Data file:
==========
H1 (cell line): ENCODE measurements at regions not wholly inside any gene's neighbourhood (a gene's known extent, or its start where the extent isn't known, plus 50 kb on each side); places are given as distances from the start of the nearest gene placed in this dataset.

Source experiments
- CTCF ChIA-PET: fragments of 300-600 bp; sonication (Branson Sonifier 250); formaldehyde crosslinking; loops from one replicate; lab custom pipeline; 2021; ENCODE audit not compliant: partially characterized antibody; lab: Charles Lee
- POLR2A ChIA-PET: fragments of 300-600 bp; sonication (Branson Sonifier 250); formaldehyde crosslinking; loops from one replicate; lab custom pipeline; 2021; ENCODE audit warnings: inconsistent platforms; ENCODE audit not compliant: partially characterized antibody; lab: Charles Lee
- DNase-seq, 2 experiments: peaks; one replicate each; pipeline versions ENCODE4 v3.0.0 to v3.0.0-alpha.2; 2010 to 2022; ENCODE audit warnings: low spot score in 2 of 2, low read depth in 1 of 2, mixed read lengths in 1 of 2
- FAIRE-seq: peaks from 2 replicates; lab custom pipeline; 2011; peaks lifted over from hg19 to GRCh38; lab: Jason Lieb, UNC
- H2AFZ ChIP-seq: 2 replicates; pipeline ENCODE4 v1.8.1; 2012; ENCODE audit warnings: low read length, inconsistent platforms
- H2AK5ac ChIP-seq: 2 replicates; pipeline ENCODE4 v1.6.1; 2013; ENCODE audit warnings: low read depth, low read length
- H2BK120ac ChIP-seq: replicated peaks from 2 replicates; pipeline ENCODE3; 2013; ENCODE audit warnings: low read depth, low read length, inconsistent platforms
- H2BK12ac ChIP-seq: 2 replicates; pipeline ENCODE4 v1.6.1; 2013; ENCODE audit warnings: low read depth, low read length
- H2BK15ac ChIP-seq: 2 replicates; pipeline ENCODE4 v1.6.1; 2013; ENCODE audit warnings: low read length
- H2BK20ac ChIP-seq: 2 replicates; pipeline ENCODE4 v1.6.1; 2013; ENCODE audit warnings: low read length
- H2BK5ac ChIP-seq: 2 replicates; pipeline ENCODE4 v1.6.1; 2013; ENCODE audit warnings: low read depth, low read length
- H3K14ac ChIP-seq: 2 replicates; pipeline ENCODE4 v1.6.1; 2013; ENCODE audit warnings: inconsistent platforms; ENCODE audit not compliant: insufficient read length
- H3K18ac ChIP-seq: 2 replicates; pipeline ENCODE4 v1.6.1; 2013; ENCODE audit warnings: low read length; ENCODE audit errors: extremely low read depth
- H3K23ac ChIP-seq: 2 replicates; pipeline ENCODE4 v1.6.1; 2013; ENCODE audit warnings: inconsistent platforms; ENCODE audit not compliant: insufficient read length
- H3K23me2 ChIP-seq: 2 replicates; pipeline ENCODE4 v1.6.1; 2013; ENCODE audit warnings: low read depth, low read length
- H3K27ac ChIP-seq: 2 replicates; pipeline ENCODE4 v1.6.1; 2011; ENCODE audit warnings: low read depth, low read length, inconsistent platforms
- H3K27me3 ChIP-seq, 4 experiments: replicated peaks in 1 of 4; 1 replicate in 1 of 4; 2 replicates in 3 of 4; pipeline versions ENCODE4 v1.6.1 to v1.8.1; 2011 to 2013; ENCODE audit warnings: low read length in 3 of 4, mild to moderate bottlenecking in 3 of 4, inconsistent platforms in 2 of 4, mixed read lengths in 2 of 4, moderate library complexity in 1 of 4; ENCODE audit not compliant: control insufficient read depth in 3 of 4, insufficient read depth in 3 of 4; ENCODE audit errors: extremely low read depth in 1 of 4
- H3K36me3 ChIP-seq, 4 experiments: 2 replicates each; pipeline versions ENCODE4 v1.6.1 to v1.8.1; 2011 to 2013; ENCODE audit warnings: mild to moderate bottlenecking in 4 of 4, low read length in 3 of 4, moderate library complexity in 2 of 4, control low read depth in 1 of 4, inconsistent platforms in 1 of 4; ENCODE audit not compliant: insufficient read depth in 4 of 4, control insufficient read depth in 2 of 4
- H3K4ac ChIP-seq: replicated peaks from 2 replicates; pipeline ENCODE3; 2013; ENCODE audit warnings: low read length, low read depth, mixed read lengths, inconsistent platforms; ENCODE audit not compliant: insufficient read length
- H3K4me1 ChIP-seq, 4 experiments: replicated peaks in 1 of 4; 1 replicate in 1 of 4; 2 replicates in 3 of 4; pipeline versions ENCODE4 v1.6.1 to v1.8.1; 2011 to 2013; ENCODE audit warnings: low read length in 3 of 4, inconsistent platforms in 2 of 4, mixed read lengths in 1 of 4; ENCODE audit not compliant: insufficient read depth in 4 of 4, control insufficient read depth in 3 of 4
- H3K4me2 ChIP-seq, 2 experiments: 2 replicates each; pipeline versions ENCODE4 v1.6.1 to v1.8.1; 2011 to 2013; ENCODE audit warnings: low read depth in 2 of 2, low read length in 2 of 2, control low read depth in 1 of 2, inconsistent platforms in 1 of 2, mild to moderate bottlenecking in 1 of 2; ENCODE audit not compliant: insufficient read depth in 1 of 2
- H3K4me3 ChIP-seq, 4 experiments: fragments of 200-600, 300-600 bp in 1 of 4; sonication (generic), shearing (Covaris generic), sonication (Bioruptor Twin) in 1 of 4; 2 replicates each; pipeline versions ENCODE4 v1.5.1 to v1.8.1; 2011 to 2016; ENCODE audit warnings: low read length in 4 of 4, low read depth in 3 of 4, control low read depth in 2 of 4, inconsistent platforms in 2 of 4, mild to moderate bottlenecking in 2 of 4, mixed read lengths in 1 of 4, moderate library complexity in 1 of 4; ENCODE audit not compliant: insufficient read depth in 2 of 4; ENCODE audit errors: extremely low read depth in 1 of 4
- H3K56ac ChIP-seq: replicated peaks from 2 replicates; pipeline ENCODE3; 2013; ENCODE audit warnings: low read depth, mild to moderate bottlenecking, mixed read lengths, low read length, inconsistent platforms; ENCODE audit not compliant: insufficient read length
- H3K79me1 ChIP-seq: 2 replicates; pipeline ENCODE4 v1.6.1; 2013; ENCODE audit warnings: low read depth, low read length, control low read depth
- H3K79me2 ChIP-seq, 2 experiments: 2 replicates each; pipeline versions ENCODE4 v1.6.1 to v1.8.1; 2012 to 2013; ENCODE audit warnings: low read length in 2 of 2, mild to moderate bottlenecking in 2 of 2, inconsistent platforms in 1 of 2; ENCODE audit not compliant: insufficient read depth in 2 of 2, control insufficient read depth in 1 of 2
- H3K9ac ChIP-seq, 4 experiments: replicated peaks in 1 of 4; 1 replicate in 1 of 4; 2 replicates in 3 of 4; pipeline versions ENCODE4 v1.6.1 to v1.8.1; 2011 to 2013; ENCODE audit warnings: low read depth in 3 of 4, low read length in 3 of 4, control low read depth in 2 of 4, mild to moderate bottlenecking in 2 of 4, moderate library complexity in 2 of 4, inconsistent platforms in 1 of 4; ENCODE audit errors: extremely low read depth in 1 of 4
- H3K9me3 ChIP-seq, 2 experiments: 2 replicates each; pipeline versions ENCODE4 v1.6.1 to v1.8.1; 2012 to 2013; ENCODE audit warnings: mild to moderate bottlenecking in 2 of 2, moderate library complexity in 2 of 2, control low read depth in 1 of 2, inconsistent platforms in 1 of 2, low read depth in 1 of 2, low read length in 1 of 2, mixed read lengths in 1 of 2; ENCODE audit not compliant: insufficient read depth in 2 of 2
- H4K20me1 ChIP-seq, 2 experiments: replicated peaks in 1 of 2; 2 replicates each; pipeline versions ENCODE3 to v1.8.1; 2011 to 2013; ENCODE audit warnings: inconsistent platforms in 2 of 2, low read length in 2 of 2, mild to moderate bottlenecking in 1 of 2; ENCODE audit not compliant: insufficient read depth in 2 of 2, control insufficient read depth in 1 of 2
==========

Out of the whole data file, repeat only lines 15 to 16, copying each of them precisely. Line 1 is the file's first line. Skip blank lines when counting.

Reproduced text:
- H3K18ac ChIP-seq: 2 replicates; pipeline ENCODE4 v1.6.1; 2013; ENCODE audit warnings: low read length; ENCODE audit errors: extremely low read depth
- H3K23ac ChIP-seq: 2 replicates; pipeline ENCODE4 v1.6.1; 2013; ENCODE audit warnings: inconsistent platforms; ENCODE audit not compliant: insufficient read length